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NAMA costs in environmental information court case total €71,350

The figure came from the Minister for Finance in an answer to a parliamentary question from Sinn Féin deputy Pearse Doherty.

Sinn Féin finance spokesperson Pearse Doherty
Sinn Féin finance spokesperson Pearse Doherty
Image: Julien Behal/PA Archive/Press Association Images

NAMA’S COSTS IN the recent High Court environmental information case totalled €71,350, while the Office of the Commissioner for Environmental Information incurred fees of €50,000, it has emerged this evening.

The figures came from the Minister for Finance, Michael Noonan, in the answer to a Parliamentary Question from Sinn Féin Finance Spokesperson Pearse Doherty.

He asked the Minister for Finance:

further to the judgement in the High Court case between the National Asset Management Agency and the Office of the Commissioner for Environment Information, the total legal fees incurred by NAMA to date in the case; and the estimate of all legal costs including those of the OCEI.

Minister Noonan said he was advised by NAMA that costs totalling €71,350 have been incurred by them to date in respect of the case, while the Minister for Public Expenditure and Reform has advised him that the Office of the Commissioner for Environmental Information has informed him that the estimated fees incurred by them to date in respect of the case is €50,000.

Deputy Doherty said that the total cost is more than the total amount collected from all the Freedom of Information requests in 2011.

Deputy Doherty continued:

The case won by the Environment Commissioner last week against NAMA, which was initiated by Gavin Sheridan of, was an important victory for citizens. It proved that as a citizen, Gavin Sheridan had been entitled to information under ‘Information on the Environment Regulations’ which NAMA had attempted to deny him.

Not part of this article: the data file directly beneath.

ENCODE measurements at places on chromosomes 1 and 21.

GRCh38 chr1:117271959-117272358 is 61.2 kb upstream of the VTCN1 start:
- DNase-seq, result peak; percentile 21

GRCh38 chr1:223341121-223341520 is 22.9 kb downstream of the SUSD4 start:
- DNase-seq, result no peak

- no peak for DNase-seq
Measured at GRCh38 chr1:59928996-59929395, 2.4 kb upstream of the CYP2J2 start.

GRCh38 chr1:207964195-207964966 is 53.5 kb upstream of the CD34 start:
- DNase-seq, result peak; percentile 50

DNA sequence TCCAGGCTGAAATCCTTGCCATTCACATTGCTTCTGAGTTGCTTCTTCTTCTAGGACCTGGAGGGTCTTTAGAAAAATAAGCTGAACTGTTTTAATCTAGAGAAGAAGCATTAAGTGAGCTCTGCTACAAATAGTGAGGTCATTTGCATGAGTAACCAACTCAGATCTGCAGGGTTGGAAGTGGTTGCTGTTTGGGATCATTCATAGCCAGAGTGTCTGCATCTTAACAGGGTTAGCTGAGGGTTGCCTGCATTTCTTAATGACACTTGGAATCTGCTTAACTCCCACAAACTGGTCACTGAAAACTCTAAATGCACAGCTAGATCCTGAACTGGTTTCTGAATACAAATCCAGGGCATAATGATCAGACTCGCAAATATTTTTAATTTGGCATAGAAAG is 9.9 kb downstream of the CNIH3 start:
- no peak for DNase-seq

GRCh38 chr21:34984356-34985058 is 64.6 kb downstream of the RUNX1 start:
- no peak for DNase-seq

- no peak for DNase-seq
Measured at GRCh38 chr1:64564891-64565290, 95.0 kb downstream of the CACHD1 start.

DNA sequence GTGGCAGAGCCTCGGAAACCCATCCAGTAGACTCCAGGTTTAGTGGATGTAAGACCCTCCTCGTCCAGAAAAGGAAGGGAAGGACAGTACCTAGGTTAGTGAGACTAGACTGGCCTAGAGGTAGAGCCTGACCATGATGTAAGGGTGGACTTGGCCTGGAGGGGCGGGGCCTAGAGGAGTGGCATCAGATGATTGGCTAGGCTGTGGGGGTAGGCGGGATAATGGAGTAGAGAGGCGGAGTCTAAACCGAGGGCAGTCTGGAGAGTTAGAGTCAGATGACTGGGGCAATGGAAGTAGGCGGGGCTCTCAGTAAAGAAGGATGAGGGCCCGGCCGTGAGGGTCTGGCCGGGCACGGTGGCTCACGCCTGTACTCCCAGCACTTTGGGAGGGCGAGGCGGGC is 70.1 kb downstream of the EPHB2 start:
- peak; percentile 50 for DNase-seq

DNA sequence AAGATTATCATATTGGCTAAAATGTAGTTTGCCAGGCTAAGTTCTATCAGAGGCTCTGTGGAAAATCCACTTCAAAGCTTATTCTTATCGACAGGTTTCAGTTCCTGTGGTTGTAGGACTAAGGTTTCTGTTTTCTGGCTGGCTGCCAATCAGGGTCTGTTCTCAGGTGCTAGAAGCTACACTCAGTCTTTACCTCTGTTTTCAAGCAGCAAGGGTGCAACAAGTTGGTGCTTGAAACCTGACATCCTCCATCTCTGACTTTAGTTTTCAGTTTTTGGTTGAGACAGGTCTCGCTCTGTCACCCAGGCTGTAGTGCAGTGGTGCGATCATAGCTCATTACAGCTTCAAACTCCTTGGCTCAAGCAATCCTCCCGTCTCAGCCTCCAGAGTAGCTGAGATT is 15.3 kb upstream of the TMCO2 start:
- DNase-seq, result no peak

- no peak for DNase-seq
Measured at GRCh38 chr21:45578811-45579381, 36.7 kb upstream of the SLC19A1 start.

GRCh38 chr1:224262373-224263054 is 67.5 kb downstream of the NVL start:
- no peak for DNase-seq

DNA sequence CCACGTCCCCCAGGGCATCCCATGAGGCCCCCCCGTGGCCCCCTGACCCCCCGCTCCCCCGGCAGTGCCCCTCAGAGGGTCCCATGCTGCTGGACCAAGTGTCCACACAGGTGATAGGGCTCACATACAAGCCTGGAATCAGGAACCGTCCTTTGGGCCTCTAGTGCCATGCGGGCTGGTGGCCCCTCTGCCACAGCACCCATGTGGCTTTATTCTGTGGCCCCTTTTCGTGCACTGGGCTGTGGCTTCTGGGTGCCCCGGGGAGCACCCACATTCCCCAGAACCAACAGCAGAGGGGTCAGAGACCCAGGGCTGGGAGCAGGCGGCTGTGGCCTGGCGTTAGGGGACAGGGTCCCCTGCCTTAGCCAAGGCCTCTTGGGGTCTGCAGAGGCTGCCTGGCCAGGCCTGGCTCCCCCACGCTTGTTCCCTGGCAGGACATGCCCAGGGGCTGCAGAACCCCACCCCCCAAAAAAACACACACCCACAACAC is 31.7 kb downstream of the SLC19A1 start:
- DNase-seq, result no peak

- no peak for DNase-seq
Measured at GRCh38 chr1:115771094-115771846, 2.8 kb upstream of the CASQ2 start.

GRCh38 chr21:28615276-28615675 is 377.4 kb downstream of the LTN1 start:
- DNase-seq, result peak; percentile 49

Doherty described access to information as “a citizen’s right” and said “this government along with the last has tried to censure that right”.

We can see that censuring in the fact that the NAMA spent over €71,000 fighting this case against another arm of the state, the Environment Commissioner. The Commissioner was forced to spend another €50,000 fighting the case, bringing the total cost to the taxpayer to over €121,000.

He continued that it is “imperative now that NAMA does not try to appeal this case, costing the state more money”.

I am also calling on the Government to look at moving towards a policy of open data for citizens, where information is provided as a transparency and accountability right, not a privilege.

Last Wednesday, the High Court dismissed an appeal by the State-owned ‘bad bank’ NAMA against a finding that it had a legal responsibility to deal with public requests for environmental information.

NAMA failed in its bid to overturn a finding by the Commissioner for Environmental Information, Emily O’Reilly, who had ruled in September 2011 that it was a ‘public authority’ as outlined in regulations on environmental information.

Read: NAMA loses High Court appeal over environmental information requests>

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